Time to Accept Gay Athletes in America
Added by Vin D'Anton on March 8, 2013.
Former NBA player, John Amaechi, made his sexuality public only after his NBA career had ended.
It’s an issue every professional team doesn’t want to discuss; having a gay player share a locker room with their macho, tough guy athletes. This issue has made headlines at the NFL Scouting Combine of all places this past week, as Manti Te’o auditions for the NFL. The questioning began.
Ever since Deadspin broke the story about his girlfriend never existing, his life has taken a turn for the worst. A friend of his came out and said he was the voice of the girlfriend for two years and admitted he was in love with Te’o. How can Te’o not differentiate the voice? Why won’t he just come out?
He can’t because athletic society says so. That type of behavior isn’t allowed in a “man’s” locker room. Anything feminine a man does is frowned upon and once a rumor swirls, your life is in trouble.
Hugh Jackman is known as the big buff Wolverine but a few years after taking on that role, he played a gay songwriter on Broadway. He recently amazed us as Jean Valjean in Les Miserables and two weeks ago gay rumors arose. Why? Because he performs in musicals and Broadway isn’t manly.
A week later at the Combine, two players not named Te’o were asked in their interviews by a scout or General Manager “if they like girls.” It’s funny they would ask that question due to the fact it’s against league rules. There is a policy that expressly prohibits discrimination on the basis of sexual orientation.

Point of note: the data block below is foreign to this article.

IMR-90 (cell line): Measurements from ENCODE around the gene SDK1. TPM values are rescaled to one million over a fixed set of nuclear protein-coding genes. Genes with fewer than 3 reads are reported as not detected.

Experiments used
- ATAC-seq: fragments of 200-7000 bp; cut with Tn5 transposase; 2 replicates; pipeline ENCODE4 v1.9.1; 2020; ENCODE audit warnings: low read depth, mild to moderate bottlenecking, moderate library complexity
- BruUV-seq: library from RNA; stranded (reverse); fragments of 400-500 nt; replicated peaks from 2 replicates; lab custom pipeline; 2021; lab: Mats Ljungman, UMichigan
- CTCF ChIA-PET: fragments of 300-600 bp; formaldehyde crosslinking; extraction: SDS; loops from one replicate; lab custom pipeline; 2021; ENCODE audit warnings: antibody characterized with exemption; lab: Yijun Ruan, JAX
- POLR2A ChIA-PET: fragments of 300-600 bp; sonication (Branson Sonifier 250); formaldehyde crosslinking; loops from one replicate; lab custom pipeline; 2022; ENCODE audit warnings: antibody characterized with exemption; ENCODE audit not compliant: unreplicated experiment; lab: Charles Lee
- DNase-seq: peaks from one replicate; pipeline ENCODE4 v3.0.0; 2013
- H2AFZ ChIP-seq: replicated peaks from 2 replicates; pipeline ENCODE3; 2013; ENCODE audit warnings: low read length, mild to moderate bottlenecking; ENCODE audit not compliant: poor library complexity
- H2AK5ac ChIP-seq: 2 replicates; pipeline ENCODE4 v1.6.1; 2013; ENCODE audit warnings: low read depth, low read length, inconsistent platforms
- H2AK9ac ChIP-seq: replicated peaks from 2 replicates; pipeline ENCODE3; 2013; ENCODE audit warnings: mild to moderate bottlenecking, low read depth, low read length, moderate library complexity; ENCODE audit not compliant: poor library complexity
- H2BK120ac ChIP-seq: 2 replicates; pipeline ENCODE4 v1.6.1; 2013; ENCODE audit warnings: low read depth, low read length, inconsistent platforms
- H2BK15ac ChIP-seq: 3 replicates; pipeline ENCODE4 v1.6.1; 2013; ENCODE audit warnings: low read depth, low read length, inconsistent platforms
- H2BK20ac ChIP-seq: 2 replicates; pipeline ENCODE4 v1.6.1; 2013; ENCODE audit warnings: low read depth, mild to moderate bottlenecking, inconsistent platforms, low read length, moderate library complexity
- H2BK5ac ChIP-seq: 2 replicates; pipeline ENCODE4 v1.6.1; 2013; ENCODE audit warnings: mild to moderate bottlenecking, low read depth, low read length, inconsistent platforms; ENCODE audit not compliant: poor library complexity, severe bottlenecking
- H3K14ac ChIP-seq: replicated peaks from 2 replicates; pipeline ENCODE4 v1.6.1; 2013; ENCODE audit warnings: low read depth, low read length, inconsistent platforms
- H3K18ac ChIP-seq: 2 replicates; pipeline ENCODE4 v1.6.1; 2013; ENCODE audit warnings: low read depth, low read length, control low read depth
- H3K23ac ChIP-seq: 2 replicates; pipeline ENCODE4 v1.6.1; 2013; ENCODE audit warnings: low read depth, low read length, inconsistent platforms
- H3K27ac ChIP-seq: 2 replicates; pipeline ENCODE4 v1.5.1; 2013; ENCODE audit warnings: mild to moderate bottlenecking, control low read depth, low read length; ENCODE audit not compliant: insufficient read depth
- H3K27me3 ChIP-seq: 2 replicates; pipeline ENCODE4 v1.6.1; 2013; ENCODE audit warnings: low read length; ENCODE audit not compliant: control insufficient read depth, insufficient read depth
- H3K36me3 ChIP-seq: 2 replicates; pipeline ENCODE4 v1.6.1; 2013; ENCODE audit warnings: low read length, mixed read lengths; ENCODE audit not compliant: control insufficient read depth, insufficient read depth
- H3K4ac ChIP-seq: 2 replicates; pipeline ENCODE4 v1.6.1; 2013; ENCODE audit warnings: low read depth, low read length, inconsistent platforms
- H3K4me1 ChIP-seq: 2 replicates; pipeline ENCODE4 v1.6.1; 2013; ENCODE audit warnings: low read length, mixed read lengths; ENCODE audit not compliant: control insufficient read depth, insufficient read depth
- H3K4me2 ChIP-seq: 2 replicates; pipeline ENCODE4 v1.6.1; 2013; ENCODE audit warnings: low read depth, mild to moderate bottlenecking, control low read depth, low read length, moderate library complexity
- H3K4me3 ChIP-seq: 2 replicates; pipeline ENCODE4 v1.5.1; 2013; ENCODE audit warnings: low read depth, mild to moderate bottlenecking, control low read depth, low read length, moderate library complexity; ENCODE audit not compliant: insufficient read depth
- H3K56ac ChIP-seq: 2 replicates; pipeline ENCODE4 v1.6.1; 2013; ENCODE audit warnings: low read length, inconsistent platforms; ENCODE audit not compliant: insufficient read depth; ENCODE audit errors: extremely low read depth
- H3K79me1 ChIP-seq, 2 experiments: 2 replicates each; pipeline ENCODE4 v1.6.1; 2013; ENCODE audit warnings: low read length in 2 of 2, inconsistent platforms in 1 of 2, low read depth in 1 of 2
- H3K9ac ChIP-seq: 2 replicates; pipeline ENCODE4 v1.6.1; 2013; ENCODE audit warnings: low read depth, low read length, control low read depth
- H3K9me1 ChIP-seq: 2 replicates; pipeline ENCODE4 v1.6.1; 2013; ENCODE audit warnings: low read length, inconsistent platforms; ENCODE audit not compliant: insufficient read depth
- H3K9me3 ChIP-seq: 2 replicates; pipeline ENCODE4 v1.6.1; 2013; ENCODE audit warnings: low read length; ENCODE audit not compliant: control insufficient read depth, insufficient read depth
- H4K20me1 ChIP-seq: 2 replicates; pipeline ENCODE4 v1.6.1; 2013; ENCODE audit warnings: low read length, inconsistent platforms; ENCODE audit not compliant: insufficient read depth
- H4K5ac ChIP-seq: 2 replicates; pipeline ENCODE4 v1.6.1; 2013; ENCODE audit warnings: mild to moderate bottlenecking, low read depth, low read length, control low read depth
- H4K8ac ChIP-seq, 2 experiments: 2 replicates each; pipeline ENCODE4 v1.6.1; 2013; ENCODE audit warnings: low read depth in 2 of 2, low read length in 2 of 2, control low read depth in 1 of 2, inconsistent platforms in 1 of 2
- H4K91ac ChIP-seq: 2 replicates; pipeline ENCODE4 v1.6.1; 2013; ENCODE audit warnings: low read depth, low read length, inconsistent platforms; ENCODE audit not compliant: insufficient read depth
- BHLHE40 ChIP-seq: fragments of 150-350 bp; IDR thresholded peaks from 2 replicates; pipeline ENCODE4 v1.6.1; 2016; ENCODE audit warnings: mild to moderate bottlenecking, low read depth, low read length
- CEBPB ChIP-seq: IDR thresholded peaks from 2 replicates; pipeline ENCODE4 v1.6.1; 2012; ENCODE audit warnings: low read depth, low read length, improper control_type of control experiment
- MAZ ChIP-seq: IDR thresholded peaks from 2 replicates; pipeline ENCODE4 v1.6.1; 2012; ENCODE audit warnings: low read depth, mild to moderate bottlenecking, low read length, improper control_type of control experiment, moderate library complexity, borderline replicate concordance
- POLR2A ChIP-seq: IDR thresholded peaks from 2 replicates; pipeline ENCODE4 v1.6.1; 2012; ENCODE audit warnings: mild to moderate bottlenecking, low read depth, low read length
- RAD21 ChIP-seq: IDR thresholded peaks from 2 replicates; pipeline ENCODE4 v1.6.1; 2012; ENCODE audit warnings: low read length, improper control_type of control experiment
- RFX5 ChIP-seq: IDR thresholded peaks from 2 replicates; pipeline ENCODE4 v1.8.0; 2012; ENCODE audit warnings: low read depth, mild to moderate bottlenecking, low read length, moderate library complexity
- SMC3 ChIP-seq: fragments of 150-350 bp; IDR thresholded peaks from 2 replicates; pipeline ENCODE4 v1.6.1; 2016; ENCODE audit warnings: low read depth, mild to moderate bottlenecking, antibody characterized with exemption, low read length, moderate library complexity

Now people are calling for Roger Goodell to come out and make a statement by sticking up for gay football players. That’s not his job. It’s the team’s job and it’s players to accept the lifestyle. If the guy can play, what does it matter?
Gareth Thomas is one of the greatest Rugby players in the history of the sport. In 2009 at the tail end of his career, the Welshman came out of the closet. Rugby is considered the manliest sport in the world and fans thrive off of its violent nature.
Thomas said he was so good at it because he would take all of his frustration out on the field. Due to his fame, he had to protect his image because the “devil on his shoulder” as he called it, would ruin him. He married a woman, but he said he was a fraud for 35 years of his life. He lived a lie and contemplated suicide, for the last athlete to come out while playing was UK footballer Justin Fashanu who killed himself a few years later.
Shortly after coming out, Thomas’ team was playing one of it’s rivals at their stadium. The fans yelled out offensive chants. The result? The league fined the team, who then banned those fans from the stadium.
The sport accepted Thomas and the “devil” was off his shoulder. If an American athlete ever came out, Thomas said, “…he would have a legacy beyond his days.”
Former English NBA player John Amaechi came out after his retirement. He says he knows American male athletes that are gay and won’t come out because of the impact it will have on their life. They will no longer be “Superman” he says and kids will no longer look up to them.
Amaechi has the best quote about athletes being anti-gay when he described the “flamboyant” NBA locker room. “They primped in front of the mirror applying cologne and hair gel by the bucketful. They tried on each other’s $10,000 dollar suits, admired each other’s rings and necklaces…surveying the room, I couldn’t help chuckling to myself: And I’m the gay one.”
The athlete has nothing to fear when it comes to a gay teammate. Gay men go after gay men like straight men go after straight women. Would a straight guy go after a female if he knew she was a lesbian?